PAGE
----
(Yicai Global) April 18 -- Despite growing trade conflicts between China and the US, trade tensions between the two countries might subside if Beijing recognizes the need to open its economy to foreign competition, former US Treasury secretary Henry Paulson said.
“The Chinese are prepared to have some concrete market openings, structural reforms and other steps that, particularly if they could accelerate the timeline a bit, would be a win for both countries,” Paulson told Yicai Global at a China Institute executive summit in New York. “And that’s where this current tariff impasse should end, and I actually think will end.”
Though China has kept pushing through reforms, these have slowed and even stalled of late, making it difficult for US firms to compete on a level playing field, he added. He called for the two nations to talk to set a timetable for China’s opening-up, saying trade wars will hurt both economies.
“The frustration in Washington -- in Congress and the Trump administration -- is understandable because it arises from business frustration and from public anger,” Paulson continued. “The economic relationship which benefits both sides, and has benefited both sides for a while, is in my judgment way out of balance.”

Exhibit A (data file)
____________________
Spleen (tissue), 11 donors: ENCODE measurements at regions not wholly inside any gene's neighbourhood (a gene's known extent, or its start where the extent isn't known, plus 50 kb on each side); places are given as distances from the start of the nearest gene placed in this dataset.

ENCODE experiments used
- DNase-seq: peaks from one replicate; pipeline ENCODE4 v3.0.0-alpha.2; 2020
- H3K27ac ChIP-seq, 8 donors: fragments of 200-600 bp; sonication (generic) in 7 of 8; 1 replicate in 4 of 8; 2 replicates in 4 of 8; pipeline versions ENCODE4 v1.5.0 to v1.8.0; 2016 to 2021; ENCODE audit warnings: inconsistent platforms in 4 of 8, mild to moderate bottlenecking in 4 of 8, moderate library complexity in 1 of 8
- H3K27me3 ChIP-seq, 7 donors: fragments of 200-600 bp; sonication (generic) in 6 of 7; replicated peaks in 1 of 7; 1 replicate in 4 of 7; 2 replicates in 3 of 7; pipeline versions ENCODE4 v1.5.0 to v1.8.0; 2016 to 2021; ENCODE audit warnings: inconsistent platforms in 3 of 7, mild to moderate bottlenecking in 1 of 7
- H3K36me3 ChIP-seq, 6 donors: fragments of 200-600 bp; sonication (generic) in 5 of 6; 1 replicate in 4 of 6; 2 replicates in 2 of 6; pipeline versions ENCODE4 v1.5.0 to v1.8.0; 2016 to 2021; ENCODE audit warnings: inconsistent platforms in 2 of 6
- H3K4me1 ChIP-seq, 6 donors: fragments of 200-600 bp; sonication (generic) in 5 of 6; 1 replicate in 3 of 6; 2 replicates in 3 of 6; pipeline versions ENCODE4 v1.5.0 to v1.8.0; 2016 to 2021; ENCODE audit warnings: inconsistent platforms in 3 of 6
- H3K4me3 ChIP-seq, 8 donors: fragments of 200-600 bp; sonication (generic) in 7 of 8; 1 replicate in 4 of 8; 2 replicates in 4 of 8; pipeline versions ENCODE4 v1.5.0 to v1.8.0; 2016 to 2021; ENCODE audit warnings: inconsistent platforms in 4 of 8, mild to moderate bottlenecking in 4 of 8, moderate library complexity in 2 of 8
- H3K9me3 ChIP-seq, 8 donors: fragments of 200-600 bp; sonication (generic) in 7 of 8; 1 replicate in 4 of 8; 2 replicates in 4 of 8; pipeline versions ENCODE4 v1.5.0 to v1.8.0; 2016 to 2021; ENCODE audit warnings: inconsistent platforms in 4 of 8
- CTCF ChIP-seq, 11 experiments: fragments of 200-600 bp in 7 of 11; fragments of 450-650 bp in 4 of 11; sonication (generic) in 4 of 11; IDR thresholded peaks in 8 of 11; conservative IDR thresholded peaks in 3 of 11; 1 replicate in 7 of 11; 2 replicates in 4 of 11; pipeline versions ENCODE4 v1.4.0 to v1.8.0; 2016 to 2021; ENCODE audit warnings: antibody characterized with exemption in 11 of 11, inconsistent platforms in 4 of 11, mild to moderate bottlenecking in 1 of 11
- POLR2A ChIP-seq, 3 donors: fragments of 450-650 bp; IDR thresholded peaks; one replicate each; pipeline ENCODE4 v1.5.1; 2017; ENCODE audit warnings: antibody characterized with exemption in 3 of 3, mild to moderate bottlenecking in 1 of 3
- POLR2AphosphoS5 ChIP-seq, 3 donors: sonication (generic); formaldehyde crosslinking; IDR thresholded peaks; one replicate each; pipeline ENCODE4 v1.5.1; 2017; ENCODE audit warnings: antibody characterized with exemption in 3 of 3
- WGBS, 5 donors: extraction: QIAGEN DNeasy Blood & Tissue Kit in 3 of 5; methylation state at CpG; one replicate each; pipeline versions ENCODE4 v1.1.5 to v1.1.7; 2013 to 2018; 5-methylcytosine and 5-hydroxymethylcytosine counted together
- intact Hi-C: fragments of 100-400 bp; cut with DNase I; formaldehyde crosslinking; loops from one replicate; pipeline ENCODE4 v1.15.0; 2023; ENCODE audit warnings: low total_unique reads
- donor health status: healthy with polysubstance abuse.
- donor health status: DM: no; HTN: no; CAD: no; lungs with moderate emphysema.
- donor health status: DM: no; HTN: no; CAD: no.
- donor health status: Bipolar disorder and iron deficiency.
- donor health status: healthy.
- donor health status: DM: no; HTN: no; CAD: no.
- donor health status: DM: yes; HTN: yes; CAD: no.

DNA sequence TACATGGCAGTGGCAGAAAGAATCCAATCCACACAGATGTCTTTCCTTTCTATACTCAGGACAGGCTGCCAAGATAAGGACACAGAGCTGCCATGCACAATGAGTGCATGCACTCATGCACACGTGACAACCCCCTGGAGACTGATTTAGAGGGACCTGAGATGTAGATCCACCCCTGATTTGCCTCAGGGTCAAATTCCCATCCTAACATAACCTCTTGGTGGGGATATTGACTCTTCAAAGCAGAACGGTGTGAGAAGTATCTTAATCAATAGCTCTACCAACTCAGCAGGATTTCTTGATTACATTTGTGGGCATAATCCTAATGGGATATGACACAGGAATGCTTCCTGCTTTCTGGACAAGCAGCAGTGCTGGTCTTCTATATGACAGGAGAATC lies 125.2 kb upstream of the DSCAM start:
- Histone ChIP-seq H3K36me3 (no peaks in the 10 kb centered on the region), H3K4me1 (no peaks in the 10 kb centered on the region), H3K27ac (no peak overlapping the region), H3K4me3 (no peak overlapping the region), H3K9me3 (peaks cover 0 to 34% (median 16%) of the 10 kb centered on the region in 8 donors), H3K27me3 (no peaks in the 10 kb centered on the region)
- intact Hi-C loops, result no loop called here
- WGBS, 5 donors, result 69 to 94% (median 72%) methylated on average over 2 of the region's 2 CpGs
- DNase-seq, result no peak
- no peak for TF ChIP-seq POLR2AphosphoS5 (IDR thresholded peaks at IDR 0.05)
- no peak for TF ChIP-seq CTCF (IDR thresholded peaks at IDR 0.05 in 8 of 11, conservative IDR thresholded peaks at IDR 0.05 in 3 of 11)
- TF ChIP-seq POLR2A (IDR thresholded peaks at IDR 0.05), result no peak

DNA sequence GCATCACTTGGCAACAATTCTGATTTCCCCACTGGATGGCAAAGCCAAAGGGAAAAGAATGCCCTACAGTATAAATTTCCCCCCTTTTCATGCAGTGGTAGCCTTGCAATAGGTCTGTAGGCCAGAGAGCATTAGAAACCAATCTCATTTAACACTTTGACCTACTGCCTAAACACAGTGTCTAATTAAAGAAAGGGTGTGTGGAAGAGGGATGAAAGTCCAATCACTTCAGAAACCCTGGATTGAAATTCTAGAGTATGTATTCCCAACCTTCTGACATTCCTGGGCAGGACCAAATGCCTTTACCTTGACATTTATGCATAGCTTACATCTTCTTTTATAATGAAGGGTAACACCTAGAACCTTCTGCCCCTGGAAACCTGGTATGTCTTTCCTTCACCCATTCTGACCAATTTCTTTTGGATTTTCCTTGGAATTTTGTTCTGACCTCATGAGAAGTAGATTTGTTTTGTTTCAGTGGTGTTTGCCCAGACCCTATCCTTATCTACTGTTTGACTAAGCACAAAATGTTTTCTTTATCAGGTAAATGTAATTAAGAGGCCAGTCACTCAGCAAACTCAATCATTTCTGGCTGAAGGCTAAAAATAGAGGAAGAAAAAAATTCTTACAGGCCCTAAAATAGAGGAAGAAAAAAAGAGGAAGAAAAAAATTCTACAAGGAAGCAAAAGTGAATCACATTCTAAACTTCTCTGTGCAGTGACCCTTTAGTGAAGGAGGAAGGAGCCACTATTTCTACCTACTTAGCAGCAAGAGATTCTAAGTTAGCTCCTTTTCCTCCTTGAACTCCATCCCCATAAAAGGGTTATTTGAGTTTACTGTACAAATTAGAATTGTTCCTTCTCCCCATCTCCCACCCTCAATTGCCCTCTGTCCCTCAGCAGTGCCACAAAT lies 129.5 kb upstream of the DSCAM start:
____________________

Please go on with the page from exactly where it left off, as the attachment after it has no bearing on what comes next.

He did not elaborate on why he believes reforms have slowed and even stalled in China.
China will substantially expand market access in its financial, automotive, shipbuilding and aircraft industries, create a more attractive investment environment, strengthen intellectual property rights protection and increase imports, Chinese president Xi Jinping pledged at the 2018 Boao Forum for Asia held April 8–11 in the town of the same name in China’s southern resort island province of Hainan.
China’s development and reform agency is working with government agencies to draw up a new negative list for foreign investment to help put in place novel measures to open the domestic economy as quickly as possible, such as lifting foreign ownership curbs on the new energy vehicle, shipbuilding and aircraft industries.
Paulson also praised the economic team formed in Xi’s recent leadership reshuffle.
“Liu He and the whole economic team is first rate,” Paulson said. “So now that he’s got them in place, he has got a much better ability to deliver and to get things done that benefit both [the US and China] and there are a lot of areas of complementarity and shared interest."